Your job is to identify which of the types you likely are (or will be) and be aware of both your strengths and weaknesses as a business owner, since you will have both.

8 Comments on “Types of Business Owners

  1. Interesting article!

    Off topic:

    Caleb,you said in the latest podcast,that your biggest life regret was that you didnt live in Asia for 2 years, when you were in your 20s.Could you make a post about travelling on another part of the globe and doing what you wanted to do,but you didnt do it?

    I am in a similar position and I think that a lot of men have the same desire to go to another part of the globe and live there for a while.If you have gone to Asia,how would you sustain yourself?What would you do there?

  2. The Office (US TV show) main characters arranged in CJ’s Six Types:

    The Visionary: Robert California, Ryan Howard, Jo Bennett, David Wallace

    The Grump: Darryl Philbin, Stanley Hudson, Toby Flenderson

    The Spastic: Michael Scott, Andy Bernard, Holly Flax

    The Tactician: Dwight Schrute, Jan Levinson, Angela Martin

    The Worker:  Pam Bessly, Oscar Martinez, Bob Vance of Vance Refrigeration

    The Salesman: Jim Halpert, Todd Packer

  3. Could you talk more about the diferences and the similarities of the Spastic vs the Visionary? Any example?

  4. thanks for great post to know your strengths weakness compared with others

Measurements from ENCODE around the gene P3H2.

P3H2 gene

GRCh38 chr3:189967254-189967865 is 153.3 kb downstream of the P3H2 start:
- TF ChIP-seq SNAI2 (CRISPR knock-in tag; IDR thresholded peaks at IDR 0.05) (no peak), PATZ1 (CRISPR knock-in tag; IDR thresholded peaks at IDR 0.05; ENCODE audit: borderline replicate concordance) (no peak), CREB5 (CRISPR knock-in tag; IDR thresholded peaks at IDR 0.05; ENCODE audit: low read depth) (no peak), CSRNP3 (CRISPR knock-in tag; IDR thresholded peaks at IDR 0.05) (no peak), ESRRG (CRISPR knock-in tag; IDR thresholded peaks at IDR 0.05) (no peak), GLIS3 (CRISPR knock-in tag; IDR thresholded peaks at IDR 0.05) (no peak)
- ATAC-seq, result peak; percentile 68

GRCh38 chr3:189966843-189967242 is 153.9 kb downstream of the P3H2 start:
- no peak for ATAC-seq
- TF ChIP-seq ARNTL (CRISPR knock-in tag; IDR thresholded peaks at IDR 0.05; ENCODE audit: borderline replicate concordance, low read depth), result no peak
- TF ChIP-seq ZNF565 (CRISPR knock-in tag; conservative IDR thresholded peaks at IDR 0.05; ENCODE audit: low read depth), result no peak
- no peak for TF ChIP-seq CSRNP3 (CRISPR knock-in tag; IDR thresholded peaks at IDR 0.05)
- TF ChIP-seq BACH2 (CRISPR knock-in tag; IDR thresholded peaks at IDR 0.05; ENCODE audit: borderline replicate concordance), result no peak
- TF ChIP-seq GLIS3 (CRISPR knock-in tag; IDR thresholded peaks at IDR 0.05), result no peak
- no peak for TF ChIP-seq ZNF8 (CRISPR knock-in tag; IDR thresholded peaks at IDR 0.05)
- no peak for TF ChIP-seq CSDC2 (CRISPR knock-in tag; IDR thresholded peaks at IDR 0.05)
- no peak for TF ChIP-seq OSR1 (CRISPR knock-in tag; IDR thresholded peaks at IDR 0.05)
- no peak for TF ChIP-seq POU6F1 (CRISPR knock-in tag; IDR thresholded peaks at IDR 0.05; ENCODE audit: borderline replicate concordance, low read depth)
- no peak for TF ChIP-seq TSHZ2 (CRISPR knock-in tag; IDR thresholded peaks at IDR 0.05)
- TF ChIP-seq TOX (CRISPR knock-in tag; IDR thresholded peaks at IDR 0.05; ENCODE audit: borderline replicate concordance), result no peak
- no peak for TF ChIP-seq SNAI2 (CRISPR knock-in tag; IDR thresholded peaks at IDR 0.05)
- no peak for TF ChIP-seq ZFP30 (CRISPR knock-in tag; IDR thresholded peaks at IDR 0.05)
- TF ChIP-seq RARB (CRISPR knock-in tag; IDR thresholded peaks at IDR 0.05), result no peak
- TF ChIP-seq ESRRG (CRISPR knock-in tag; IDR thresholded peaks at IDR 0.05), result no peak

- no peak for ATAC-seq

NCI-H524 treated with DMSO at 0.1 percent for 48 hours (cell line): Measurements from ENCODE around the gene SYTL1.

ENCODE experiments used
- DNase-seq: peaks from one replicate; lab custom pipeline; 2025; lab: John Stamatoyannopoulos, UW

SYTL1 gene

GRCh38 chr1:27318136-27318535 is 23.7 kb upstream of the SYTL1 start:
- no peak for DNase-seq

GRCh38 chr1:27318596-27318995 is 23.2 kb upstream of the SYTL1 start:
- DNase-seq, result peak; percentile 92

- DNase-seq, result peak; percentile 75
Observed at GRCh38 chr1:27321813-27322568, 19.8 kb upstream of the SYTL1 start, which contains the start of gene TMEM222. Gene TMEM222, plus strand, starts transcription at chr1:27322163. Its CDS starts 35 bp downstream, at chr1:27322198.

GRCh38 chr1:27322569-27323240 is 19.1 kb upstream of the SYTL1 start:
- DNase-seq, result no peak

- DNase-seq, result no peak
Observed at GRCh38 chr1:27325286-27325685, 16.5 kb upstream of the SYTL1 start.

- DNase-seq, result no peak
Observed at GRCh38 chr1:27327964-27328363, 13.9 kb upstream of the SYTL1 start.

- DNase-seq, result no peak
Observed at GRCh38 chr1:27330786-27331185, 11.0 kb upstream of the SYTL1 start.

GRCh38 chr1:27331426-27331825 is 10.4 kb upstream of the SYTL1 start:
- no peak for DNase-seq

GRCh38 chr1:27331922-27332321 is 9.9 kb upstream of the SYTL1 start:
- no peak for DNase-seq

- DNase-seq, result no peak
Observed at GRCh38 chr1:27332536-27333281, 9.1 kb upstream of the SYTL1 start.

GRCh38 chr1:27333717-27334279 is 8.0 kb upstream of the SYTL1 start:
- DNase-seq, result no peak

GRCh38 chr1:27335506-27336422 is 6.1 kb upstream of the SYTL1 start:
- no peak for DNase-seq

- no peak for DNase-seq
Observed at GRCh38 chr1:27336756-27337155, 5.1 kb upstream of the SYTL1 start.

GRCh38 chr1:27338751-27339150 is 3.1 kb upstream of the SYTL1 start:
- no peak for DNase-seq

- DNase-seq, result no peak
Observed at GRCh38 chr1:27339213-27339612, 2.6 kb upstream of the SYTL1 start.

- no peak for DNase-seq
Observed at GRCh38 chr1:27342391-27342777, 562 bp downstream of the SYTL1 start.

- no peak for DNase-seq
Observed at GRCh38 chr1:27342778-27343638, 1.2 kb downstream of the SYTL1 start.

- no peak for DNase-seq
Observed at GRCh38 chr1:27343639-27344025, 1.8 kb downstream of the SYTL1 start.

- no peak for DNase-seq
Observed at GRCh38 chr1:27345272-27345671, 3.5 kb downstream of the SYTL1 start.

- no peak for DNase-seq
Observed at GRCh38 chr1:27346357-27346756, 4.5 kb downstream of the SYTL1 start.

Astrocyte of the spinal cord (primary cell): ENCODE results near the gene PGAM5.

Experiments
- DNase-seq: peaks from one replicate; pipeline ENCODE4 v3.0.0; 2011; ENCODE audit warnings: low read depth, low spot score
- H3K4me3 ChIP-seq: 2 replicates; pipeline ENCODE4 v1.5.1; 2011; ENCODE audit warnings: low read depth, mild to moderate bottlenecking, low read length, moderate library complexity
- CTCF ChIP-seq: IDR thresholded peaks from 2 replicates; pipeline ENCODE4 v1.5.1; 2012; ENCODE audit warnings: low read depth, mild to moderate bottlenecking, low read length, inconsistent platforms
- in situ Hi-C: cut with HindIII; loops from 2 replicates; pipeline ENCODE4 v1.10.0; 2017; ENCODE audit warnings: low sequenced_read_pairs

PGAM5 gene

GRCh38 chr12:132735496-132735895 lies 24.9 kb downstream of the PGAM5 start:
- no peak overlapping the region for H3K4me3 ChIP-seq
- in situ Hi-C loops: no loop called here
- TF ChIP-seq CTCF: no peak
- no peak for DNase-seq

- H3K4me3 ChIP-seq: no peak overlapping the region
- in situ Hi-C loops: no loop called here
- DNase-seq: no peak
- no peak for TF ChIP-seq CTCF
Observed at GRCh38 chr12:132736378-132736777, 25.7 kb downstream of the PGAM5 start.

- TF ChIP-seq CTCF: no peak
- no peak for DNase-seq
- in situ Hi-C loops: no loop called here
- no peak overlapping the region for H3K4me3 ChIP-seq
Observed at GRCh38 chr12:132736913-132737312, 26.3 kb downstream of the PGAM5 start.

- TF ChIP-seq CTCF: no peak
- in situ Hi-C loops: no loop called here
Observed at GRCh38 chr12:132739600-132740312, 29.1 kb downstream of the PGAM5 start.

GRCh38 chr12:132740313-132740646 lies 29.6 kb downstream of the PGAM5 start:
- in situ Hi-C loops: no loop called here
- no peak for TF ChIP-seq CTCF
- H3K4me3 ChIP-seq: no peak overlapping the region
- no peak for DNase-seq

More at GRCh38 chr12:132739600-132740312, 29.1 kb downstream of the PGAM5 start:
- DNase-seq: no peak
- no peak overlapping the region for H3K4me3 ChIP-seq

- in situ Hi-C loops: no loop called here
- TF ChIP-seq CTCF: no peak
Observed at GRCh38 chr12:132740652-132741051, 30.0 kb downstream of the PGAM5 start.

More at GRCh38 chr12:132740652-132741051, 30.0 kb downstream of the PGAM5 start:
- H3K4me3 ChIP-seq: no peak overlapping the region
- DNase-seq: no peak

interesting are all these offline biz owners ?(location dependant product/service)

    any quick takes on disc mbti for these biz personalities

    could you compare types of info marketers

     

  5. Caleb,you said in the latest podcast,that your biggest life regret was that you didnt live in Asia for 2 years, when you were in your 20s.Could you make a post about travelling on another part of the globe and doing what you wanted to do,but you didnt do it?

    I am in a similar position and I think that a lot of men have the same desire to go to another part of the globe and live there for a while.If you have gone to Asia,how would you sustain yourself?What would you do there?

    Good idea. Added to the topic list.

    Could you talk more about the diferences and the similarities of the Spastic vs the Visionary?

    1. The Visionary sticks with one project or business for a very, very, long time until he’s successful. The Spastic can’t do this. He gets bored and/or discouraged much too quickly and is constantly bouncing around from one business/project to the next.